Tasmania sets world-leading target of 200 per cent renewables by 2040


While Australia’s federal Coalition refuses to accept the notion that Australia can reach 50 per cent renewables without sorcery and/or total economic destruction, Tasmania’s Liberal government has just announced a possible world-first: A renewable energy target of 200 per cent by 2040, powered by a doubling of the tiny island state’s hydro, wind and solar energy production.

In his State of the State address on Tuesday, Premier Peter Gutwein said his government was looking well past its 100 per cent by 2022 target, and would release an updated Renewable Energy Action Plan – informed by science – next month, to ensure Tasmania remained the “renewable energy powerhouse” of Australia.

“Today we are announcing a new renewables generation target of 200 per cent of our needs by 2040, which will see Tasmania double its renewable production,” Gutwein said in the speech.

“Tasmania has the opportunity to ensure that the most compelling 21st century competitive advantage that industry and consumers want – renewable energy – underpins our economy… attracting investment, creating jobs and also supporting Australia’s transition to a renewable base load supply.”

The new target, which is certainly a first for any government in Australia, and potentially unequalled anywhere else in the world, follows the announcement of a $50 million Tasmanian Renewable Hydrogen Action Plan on Monday.

That plan will see funds divided between a $20 million Tasmanian Renewable Hydrogen Fund, $20 million in concessional loans, and up to $10 million in support services, to help kick-start the industry in the state.

“Our vision is to have a renewable hydrogen generation facility up and running in Tasmania by 2022-2024, and to be commercially exporting hydrogen by 2030, creating hundreds of local jobs and injecting billions into the Tasmanian economy,” Gutwein said on Monday.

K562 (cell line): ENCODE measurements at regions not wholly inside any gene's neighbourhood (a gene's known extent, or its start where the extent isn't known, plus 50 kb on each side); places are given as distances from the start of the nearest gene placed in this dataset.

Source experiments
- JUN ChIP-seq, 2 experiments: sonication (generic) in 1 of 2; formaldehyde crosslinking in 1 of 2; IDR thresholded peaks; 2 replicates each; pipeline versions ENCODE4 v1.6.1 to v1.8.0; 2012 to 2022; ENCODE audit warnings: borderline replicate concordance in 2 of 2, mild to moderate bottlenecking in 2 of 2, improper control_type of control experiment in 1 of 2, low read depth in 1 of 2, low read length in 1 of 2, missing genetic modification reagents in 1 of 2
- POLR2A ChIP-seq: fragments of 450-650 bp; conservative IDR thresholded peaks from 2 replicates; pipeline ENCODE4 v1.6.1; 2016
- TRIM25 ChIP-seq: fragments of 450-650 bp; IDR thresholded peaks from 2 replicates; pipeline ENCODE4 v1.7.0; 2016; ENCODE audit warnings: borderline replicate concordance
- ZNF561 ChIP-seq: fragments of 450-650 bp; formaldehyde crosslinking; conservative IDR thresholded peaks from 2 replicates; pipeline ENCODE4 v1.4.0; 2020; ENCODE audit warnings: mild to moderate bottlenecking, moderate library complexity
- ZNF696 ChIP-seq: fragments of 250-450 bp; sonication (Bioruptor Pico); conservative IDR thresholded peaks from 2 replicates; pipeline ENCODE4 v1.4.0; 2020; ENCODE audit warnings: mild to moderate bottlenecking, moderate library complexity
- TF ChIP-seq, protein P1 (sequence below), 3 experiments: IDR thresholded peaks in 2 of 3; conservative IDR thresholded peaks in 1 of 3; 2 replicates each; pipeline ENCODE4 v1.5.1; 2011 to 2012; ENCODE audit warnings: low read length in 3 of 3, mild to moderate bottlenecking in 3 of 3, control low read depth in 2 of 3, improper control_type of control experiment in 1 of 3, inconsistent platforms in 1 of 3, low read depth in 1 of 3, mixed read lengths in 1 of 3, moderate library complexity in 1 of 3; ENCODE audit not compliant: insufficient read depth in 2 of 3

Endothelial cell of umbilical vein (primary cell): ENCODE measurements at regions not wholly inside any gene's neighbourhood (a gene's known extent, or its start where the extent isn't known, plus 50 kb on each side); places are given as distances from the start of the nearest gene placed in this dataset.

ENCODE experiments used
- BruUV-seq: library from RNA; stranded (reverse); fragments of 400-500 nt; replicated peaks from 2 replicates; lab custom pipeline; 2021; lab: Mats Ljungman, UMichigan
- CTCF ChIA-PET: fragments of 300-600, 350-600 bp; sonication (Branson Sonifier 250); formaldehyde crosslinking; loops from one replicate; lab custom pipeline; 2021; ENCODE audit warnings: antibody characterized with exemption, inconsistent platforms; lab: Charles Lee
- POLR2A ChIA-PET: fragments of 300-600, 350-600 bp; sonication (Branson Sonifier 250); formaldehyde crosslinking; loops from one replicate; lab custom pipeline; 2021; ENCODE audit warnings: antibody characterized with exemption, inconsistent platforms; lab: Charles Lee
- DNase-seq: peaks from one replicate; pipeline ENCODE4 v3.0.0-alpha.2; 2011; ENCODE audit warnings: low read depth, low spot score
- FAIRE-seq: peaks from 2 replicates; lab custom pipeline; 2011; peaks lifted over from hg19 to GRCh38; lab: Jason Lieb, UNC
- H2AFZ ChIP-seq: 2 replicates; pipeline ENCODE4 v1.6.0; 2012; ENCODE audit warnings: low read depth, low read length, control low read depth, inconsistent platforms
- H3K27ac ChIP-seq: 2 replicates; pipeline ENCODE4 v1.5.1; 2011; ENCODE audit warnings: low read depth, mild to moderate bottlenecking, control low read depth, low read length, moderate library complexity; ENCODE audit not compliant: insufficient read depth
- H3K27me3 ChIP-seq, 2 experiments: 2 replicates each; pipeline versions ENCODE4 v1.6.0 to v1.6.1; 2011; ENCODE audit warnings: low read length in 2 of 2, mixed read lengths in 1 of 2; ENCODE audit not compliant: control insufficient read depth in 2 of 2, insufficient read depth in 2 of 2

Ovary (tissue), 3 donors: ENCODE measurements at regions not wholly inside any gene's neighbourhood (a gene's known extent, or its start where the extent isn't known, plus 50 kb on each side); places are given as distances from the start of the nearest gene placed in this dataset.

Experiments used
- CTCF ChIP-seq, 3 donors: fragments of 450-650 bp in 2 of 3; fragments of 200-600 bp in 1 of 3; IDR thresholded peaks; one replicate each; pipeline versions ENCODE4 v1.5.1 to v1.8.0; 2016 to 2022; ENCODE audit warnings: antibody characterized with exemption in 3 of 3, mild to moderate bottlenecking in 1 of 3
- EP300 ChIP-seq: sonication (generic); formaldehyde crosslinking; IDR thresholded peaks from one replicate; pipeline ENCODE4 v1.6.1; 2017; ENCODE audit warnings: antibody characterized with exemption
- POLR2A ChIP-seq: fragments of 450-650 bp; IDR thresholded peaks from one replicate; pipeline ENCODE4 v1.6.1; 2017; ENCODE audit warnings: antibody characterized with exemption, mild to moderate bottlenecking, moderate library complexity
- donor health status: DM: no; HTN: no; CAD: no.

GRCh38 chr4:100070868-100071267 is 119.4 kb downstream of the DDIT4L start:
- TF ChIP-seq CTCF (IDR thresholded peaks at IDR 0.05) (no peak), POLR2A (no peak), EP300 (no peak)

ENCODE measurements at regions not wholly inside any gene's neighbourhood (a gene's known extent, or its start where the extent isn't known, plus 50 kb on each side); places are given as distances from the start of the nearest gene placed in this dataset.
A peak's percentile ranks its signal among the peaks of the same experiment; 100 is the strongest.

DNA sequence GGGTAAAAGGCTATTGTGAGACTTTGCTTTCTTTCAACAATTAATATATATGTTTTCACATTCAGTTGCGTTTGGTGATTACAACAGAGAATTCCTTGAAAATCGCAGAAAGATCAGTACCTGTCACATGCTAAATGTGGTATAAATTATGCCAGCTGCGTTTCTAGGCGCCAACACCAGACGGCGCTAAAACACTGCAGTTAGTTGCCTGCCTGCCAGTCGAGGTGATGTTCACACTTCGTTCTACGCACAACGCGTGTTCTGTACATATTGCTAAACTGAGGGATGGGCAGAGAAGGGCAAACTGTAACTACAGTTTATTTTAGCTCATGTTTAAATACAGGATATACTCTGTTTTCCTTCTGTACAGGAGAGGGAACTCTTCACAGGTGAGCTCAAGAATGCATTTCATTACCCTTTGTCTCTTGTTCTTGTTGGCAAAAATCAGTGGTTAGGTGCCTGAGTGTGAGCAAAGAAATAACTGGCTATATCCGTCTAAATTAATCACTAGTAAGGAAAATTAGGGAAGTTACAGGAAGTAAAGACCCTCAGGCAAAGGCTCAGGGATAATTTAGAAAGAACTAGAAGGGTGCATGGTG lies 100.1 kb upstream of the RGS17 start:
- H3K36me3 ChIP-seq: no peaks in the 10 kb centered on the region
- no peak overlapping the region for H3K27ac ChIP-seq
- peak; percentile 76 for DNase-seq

The premier said in his address on Tuesday that Tasmania had a proud history as a “quiet leader” on climate action, which is a great deal more than the government’s federal counterpart can say on the topic.

In particular, the hydro-power rich state has set a high benchmark on greenhouse has emissions, which Gutwein noted had declined by 95 per cent from 1990 levels.

“The last greenhouse gas inventory shows that for the sixth year in a row we have met our legislated emissions reduction target,” he said.

“And we have the lowest per capita emissions of all States and Territories and are one of the lowest net emitters of carbon dioxide on the planet.

“It is now time to showcase our innovation to the world and stake our claim as a renewables powerhouse.”

And while Tasmania has had a big head start on other states – being all but 100 per cent renewable thanks to its well established hydro generation resource – getting to the 200 per cent mark will require a few major pieces of the infrastructure puzzle to fall into place, first.

Chief among these is the development of the Marinus Link – a proposed second interconnector linking Tasmania to the mainland that is said to have the potential to unlock up to $5 billion in new Tassie renewables investments, including huge wind farms and pumped hydro.

“We are currently progressing the Marinus link, which is set to underpin 1,400 new jobs in Tasmania, with up to 2,350 jobs also being created from further renewable energy investment and our nation-leading Battery of the Nation proposal,” said Gutwein.

“The combined investment has the potential to inject $7.1 billion into the Tasmanian economy over the coming years – leaving no one in any doubt that Tasmania is in fact the battery of the nation.”

But Gutwein is not under the illusion any of this will be easy. “Any new target needs to be evidence-based and informed by both science and economics,” he said.

“I have requested that central agencies DPAC and Treasury, in concert with DPIPWE and State Growth, conduct a detailed analysis of the pathway our state would need to take and the impacts on industry and jobs to achieve a target of zero net emissions prior to 2050.

“This process will include targeted consultation with industry, the business sector and the community and will occur over the next 6 months. The outcomes of the consultation will inform amendments to the Climate Change Act and Tasmania’s new Climate Action Plan for post 2021.”

Meanwhile, he said, his government would ensure the state continued to lead the nation on renewable energy, such as the 112MW Granville Harbour wind farm which commenced generation for the first time last week, and is hoped to get the state past the 100 per cent mark.

Now that is how climate policy is done.

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